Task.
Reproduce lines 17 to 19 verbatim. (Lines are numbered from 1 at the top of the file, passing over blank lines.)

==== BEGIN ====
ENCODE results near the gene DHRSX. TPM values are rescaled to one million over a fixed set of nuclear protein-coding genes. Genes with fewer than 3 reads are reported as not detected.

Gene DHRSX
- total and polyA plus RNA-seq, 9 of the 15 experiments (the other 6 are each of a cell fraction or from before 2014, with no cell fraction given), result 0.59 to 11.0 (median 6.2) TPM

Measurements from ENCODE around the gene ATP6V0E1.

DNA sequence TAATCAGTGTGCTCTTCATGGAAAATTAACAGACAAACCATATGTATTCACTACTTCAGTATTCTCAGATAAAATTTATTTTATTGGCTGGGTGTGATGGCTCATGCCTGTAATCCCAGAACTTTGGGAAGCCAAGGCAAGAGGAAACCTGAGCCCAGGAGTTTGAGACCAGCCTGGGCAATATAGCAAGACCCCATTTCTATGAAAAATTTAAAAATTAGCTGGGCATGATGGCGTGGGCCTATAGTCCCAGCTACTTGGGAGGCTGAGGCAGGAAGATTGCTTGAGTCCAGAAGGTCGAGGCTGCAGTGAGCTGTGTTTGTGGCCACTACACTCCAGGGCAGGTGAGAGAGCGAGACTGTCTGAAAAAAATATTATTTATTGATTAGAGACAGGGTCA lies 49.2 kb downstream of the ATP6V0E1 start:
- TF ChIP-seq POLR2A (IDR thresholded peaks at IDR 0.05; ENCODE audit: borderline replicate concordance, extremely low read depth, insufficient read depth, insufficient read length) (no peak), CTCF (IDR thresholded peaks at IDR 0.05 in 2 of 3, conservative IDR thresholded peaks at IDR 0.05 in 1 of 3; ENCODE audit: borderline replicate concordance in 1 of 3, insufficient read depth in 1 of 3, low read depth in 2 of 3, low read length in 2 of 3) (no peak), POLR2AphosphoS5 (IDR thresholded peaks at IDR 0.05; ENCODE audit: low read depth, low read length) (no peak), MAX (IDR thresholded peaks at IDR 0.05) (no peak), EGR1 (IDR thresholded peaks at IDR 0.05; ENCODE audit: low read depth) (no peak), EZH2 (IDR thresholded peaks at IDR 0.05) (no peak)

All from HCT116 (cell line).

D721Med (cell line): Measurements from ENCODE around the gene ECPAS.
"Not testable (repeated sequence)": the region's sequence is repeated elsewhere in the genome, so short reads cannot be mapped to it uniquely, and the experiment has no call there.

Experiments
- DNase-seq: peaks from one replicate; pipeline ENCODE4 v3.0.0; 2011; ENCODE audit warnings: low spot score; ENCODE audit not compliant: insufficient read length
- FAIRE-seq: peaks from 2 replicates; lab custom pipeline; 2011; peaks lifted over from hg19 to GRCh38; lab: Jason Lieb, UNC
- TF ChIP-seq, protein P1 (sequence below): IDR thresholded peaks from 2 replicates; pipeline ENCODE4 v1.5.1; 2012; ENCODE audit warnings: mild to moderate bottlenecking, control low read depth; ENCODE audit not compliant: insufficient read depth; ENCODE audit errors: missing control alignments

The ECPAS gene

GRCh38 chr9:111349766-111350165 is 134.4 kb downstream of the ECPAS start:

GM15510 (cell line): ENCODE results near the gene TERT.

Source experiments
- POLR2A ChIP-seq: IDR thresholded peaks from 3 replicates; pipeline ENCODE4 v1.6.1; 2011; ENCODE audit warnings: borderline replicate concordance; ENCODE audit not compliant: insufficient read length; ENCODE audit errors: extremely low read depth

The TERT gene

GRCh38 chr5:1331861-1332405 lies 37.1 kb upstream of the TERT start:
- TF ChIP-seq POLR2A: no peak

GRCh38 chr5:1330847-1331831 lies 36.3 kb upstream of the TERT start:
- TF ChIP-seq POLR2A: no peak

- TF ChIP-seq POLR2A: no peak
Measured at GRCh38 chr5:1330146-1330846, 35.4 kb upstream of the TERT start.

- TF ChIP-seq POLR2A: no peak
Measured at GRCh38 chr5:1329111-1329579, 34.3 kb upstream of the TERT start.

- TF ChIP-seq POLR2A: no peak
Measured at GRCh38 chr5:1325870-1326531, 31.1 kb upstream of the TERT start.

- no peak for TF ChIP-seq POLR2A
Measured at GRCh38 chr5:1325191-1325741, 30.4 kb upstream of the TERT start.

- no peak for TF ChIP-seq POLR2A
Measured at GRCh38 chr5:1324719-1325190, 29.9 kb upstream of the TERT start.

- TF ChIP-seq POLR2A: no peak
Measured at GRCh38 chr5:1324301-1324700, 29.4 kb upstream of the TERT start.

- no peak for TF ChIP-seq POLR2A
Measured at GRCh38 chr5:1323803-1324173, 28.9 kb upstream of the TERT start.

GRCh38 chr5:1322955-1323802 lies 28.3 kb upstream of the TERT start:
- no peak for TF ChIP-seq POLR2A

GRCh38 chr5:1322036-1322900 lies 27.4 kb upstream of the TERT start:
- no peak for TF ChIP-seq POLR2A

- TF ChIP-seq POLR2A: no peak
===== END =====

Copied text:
Source experiments
- POLR2A ChIP-seq: IDR thresholded peaks from 3 replicates; pipeline ENCODE4 v1.6.1; 2011; ENCODE audit warnings: borderline replicate concordance; ENCODE audit not compliant: insufficient read length; ENCODE audit errors: extremely low read depth

The TERT gene